There are many misconceptions when it comes to therapy. And most of them revolve around a certain type of therapy as well, ignoring all the other options that are available to help you with your mental health. So, let’s look at the most common therapy myths and see what they’re all about.
Before I was a psychotherapist, I knew many people who went to therapy. When they told me what they went through, I used to wonder why on earth they continued.
They went through hours of talking about their problems to end up feeling drained and still without an answer. Just to do it all again a week later. It sounded like hell to me. How on earth was this helping them?
Even worse, we see this idea of therapy repeatedly in the media, films, and books.
However, it was working for some people. With some of my friends, I could see change occurring, albeit slowly, and they were feeling better. But not all of them. So apparently, one size doesn’t fit all.
I knew there had to be other ways. And when I found solution-focused work, not only did it fit my personality to a T, but it seemed to answer all my questions and blow all those myths out of the park.
So in this post, I’m going to go over those common myths and explain why solution-focused work could be the right fit for you, too.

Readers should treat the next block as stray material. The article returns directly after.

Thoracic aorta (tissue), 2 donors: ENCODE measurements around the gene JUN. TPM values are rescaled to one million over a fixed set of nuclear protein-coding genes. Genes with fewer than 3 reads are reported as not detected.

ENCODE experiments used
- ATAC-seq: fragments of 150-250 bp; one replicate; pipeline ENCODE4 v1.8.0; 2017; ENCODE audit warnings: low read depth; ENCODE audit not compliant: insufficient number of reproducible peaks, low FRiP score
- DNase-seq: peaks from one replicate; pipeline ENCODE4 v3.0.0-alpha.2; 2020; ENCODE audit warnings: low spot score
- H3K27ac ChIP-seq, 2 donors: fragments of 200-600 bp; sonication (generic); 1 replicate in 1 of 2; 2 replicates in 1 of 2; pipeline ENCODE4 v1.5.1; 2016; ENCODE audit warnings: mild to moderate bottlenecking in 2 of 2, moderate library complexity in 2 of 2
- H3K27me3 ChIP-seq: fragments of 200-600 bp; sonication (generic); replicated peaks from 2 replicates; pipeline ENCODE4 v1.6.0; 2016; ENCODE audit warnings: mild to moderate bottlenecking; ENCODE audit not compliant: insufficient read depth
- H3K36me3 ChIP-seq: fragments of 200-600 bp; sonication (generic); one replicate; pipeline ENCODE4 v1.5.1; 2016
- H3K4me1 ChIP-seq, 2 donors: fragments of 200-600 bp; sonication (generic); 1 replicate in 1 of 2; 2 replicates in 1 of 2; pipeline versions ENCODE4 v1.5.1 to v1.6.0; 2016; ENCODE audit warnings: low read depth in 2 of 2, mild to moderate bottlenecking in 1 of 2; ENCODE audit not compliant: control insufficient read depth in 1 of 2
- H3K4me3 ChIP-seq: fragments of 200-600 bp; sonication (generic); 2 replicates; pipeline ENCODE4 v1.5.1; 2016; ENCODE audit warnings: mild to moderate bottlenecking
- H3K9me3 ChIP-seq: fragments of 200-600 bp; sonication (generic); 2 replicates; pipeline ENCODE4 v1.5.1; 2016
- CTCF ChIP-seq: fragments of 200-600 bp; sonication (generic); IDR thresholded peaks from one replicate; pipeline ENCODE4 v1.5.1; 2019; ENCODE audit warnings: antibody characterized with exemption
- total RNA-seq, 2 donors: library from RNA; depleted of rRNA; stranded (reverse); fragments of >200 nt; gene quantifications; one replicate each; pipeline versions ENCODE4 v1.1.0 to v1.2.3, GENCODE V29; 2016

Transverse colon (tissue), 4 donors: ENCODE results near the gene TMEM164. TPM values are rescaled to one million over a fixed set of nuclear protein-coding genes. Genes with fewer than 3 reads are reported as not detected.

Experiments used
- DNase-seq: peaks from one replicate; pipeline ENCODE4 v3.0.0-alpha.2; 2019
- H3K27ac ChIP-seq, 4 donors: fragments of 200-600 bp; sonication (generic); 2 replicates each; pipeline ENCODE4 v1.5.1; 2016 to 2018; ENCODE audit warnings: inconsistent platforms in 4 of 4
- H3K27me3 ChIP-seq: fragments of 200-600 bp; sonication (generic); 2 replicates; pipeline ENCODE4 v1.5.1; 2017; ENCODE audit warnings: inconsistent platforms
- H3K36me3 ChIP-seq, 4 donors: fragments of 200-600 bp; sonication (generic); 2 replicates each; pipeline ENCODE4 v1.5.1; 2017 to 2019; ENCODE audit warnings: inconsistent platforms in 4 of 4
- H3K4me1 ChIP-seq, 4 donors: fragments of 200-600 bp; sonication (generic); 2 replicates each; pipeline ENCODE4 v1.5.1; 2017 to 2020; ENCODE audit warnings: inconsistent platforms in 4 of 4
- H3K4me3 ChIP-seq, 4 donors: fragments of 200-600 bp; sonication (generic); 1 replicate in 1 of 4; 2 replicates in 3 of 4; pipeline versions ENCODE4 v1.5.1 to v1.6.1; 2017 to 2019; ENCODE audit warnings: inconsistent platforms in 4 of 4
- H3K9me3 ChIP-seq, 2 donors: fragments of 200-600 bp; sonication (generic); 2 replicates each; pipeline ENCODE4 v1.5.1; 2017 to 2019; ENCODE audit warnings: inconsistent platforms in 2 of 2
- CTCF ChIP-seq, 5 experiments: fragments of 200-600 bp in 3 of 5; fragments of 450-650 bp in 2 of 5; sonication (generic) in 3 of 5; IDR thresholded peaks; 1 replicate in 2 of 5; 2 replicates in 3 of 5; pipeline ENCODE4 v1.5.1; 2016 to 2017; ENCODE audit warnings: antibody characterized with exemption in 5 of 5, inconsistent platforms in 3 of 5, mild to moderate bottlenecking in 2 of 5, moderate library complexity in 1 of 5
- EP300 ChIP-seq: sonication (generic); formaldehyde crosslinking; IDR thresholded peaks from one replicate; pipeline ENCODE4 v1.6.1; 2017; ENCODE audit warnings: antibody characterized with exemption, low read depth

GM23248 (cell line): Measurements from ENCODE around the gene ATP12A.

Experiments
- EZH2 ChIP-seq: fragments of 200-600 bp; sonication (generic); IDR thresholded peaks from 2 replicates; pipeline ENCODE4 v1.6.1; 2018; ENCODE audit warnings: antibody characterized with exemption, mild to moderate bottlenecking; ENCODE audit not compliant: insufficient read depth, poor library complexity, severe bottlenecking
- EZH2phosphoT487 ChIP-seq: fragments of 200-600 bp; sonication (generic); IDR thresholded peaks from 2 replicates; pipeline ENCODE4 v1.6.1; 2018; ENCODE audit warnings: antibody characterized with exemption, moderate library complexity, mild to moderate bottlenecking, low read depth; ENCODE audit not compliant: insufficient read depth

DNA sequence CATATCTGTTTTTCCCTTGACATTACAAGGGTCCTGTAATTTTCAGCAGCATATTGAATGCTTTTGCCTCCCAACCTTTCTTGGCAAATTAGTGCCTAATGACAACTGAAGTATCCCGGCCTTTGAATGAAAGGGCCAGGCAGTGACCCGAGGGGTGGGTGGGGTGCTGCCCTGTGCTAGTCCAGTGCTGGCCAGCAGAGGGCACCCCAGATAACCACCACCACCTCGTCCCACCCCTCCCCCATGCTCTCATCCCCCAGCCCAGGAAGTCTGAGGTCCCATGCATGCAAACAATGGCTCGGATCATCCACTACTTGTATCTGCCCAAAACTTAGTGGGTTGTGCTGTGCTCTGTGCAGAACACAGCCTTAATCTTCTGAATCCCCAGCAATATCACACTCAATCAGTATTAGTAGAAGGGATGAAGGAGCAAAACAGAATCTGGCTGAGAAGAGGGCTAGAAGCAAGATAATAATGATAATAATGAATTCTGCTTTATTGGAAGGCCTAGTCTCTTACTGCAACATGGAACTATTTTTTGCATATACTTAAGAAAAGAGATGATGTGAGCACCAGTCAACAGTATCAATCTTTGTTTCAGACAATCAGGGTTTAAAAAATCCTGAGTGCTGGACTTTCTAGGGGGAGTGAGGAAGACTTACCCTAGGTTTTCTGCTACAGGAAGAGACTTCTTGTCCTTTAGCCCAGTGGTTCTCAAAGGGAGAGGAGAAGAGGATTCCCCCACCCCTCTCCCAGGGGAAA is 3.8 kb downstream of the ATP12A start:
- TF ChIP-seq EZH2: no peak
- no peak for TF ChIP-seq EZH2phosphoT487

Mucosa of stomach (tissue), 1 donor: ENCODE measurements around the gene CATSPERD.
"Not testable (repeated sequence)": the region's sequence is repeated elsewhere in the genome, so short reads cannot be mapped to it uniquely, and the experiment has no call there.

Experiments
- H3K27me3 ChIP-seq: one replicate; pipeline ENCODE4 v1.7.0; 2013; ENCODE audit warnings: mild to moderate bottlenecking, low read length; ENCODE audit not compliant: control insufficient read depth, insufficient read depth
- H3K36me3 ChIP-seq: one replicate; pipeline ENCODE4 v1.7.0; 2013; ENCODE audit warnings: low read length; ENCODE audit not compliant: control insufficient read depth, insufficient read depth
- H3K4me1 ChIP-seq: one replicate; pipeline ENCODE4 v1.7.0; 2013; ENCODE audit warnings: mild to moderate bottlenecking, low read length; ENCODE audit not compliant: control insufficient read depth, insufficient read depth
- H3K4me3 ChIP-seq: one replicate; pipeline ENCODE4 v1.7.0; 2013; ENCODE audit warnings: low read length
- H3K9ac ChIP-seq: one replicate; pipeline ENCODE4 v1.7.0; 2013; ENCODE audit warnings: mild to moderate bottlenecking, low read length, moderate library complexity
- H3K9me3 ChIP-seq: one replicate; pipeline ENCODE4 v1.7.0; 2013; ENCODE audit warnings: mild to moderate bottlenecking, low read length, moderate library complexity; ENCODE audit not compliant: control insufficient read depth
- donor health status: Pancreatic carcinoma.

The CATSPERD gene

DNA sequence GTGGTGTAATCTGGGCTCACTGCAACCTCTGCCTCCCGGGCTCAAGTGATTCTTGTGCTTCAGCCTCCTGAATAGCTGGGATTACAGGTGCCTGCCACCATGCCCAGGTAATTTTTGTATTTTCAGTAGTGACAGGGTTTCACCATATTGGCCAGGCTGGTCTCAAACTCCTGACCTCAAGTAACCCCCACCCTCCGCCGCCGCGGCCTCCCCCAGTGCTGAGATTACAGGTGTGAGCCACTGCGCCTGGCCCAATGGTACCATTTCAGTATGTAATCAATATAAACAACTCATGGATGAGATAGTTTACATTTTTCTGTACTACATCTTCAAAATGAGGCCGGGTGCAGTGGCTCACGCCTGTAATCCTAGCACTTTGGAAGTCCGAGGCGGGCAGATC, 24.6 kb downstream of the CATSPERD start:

Who knows? You may have assumed some of these therapy myths yourself and been put off therapy because of it! Well, I’m here to bust those myths and offer you an alternative.
1. It takes a long time
In solution-focused work, you begin to see results quite quickly, within a matter of a few weeks. That’s why Solution-Focused Therapy is also known as ‘brief’ therapy.
Saying that, it does take time. That’s why I do not offer one-off sessions so you can ‘see what it’s like’. A course of sessions is recommended and so I have created a 10-week therapy programme that I adapt to your needs as we progress through it.
These changes can be small, to begin with, but they do pick up momentum as the weeks progress. I‘ve even had a few (rare) clients who have created big changes in the first one or two sessions.
And I can tell you the reason why that’s happened – it’s because they’ve done plenty of homework on solution-focused work by reading my blog, and book, and bingeing my podcast. They also believed some of the myths you read here and had been looking for an alternative. As soon as they realised there was one, they knew they’d found the right therapy, and therapist, for them!
I offer as many sessions as you need in my 10-week programme because I am so confident about the changes you will start to feel. It’s not the number of sessions, or the time it takes that is important. It’s about reaching your goal and enjoying that feeling.
At the end of my programme, with an empty stress bucket, you should be able to maintain your own sense of wellbeing independently of my help. (I feel like I take your training wheels off and let you go.)
So no, you don’t need to stay with me for years, plugging more and more money into sessions.
I have a bit of a goodbye phrase at the end of my sessions and it goes like this:
“I want you to go away and get on with your life and forget you ever had to come and see me. Because that problem you had, is not a problem anymore.”
2. You need to know the root cause